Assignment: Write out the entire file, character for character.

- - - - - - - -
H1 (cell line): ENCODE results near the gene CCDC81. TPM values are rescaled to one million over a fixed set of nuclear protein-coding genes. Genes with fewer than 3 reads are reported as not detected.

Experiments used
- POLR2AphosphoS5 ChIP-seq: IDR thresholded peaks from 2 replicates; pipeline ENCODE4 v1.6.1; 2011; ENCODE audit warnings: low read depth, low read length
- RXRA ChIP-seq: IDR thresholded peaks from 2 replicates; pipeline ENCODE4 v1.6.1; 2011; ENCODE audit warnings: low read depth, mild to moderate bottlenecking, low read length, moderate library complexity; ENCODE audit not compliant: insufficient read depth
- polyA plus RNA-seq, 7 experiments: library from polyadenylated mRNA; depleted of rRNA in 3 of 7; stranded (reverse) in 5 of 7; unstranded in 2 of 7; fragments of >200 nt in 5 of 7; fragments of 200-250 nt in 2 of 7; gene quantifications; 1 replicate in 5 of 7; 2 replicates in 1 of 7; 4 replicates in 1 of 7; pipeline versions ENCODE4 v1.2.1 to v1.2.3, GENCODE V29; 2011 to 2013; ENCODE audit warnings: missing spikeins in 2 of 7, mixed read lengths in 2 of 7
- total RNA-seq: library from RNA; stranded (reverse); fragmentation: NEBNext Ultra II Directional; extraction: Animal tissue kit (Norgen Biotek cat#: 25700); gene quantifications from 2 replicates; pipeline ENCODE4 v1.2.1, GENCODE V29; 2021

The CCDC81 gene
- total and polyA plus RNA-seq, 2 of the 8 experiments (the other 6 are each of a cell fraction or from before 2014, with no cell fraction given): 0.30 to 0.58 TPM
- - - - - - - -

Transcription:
H1 (cell line): ENCODE results near the gene CCDC81. TPM values are rescaled to one million over a fixed set of nuclear protein-coding genes. Genes with fewer than 3 reads are reported as not detected.

Experiments used
- POLR2AphosphoS5 ChIP-seq: IDR thresholded peaks from 2 replicates; pipeline ENCODE4 v1.6.1; 2011; ENCODE audit warnings: low read depth, low read length
- RXRA ChIP-seq: IDR thresholded peaks from 2 replicates; pipeline ENCODE4 v1.6.1; 2011; ENCODE audit warnings: low read depth, mild to moderate bottlenecking, low read length, moderate library complexity; ENCODE audit not compliant: insufficient read depth
- polyA plus RNA-seq, 7 experiments: library from polyadenylated mRNA; depleted of rRNA in 3 of 7; stranded (reverse) in 5 of 7; unstranded in 2 of 7; fragments of >200 nt in 5 of 7; fragments of 200-250 nt in 2 of 7; gene quantifications; 1 replicate in 5 of 7; 2 replicates in 1 of 7; 4 replicates in 1 of 7; pipeline versions ENCODE4 v1.2.1 to v1.2.3, GENCODE V29; 2011 to 2013; ENCODE audit warnings: missing spikeins in 2 of 7, mixed read lengths in 2 of 7
- total RNA-seq: library from RNA; stranded (reverse); fragmentation: NEBNext Ultra II Directional; extraction: Animal tissue kit (Norgen Biotek cat#: 25700); gene quantifications from 2 replicates; pipeline ENCODE4 v1.2.1, GENCODE V29; 2021

The CCDC81 gene
- total and polyA plus RNA-seq, 2 of the 8 experiments (the other 6 are each of a cell fraction or from before 2014, with no cell fraction given): 0.30 to 0.58 TPM